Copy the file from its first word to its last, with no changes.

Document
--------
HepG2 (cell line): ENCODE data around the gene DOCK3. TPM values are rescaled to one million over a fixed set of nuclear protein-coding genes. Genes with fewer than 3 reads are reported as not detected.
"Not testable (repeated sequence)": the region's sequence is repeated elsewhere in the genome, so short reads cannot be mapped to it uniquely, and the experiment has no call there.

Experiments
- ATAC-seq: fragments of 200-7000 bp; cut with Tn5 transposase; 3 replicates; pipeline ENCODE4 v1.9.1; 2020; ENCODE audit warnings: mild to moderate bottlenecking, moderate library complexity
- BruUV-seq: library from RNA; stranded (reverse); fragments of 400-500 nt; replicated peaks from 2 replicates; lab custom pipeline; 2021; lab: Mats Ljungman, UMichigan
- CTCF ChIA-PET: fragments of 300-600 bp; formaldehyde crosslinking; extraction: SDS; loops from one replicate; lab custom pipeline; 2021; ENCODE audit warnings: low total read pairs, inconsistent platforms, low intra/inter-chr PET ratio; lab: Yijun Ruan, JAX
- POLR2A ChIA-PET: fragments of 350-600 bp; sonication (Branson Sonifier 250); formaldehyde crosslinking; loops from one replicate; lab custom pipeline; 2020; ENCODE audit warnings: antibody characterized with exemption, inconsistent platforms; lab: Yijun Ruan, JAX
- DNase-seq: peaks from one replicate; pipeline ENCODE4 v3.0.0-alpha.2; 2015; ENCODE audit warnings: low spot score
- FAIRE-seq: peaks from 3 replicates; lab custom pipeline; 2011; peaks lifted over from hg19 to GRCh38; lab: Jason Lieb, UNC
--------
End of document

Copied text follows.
HepG2 (cell line): ENCODE data around the gene DOCK3. TPM values are rescaled to one million over a fixed set of nuclear protein-coding genes. Genes with fewer than 3 reads are reported as not detected.
"Not testable (repeated sequence)": the region's sequence is repeated elsewhere in the genome, so short reads cannot be mapped to it uniquely, and the experiment has no call there.

Experiments
- ATAC-seq: fragments of 200-7000 bp; cut with Tn5 transposase; 3 replicates; pipeline ENCODE4 v1.9.1; 2020; ENCODE audit warnings: mild to moderate bottlenecking, moderate library complexity
- BruUV-seq: library from RNA; stranded (reverse); fragments of 400-500 nt; replicated peaks from 2 replicates; lab custom pipeline; 2021; lab: Mats Ljungman, UMichigan
- CTCF ChIA-PET: fragments of 300-600 bp; formaldehyde crosslinking; extraction: SDS; loops from one replicate; lab custom pipeline; 2021; ENCODE audit warnings: low total read pairs, inconsistent platforms, low intra/inter-chr PET ratio; lab: Yijun Ruan, JAX
- POLR2A ChIA-PET: fragments of 350-600 bp; sonication (Branson Sonifier 250); formaldehyde crosslinking; loops from one replicate; lab custom pipeline; 2020; ENCODE audit warnings: antibody characterized with exemption, inconsistent platforms; lab: Yijun Ruan, JAX
- DNase-seq: peaks from one replicate; pipeline ENCODE4 v3.0.0-alpha.2; 2015; ENCODE audit warnings: low spot score
- FAIRE-seq: peaks from 3 replicates; lab custom pipeline; 2011; peaks lifted over from hg19 to GRCh38; lab: Jason Lieb, UNC